The rating agency had last month projected India to clock a “steroid-free” growth of 8 per cent in coming years. “The GST passage is arguably the most important structural reform to date by the Modi government and will improve efficiency, cross-state trade and tax buoyancy,” it said today. It saw a reasonably firm pick-up in Asia-Pacific’s macro momentum indicators, with pick-up in retail sales offering the clearest sign in most of the region’s economies. This, it said, stems from rising income, which in turn is part of the region’s evolving growth dynamics, with consumption playing a larger role.
S&P said China has been nudged up as it raised the GDP growth forecast by about a quarter percentage point in 2016 and 2017 to 6.6 per cent and 6.4 per cent, respectively, and has kept its 2018 forecast roughly unchanged at 6.1 per cent. Japan’s second-quarter out turn was weaker than expected, it said, adding that its 0.7 per cent GDP growth forecast for 2016 looked like “a mild stretch at this point”.
In its ‘APAC Economic Snapshots — September 2016’ report, it had stated that India’s structural reforms agenda had maintained strong momentum and, most recently with the GST passage, should propel growth higher. “For India, we are still forecasting GDP growth at about 8 per cent over the next few years. Moreover, this is relatively high quality, steroid—free growth backed by a broadening consumption base,” S&P had said.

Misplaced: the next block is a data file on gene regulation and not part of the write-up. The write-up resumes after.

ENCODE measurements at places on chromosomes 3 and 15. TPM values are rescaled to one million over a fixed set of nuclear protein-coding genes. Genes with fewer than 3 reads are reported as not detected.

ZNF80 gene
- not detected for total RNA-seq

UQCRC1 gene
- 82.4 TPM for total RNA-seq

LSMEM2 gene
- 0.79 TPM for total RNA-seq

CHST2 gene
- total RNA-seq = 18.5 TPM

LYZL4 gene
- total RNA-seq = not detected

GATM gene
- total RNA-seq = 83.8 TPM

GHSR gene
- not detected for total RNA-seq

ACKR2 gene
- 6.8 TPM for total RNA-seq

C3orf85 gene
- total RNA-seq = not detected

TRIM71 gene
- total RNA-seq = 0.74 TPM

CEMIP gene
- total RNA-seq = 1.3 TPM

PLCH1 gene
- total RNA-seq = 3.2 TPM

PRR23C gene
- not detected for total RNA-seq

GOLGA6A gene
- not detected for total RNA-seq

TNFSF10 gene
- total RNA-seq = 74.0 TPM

“Inflation remains a risk, given the large weights on food, fuel, and other volatile items in the Reserve Bank of India’s target basket,” S&P had said. The latest gross domestic production (GDP) figures showed that India’s growth slowed to 7.1 per cent in the April-June quarter, from 7.9 per cent in January-March.
RBI has also said the near-term growth outlook for India seems brighter than last fiscal’s and the economy is likely to expand at 7.6 per cent in 2016-17.
Credits The Hindu Business Line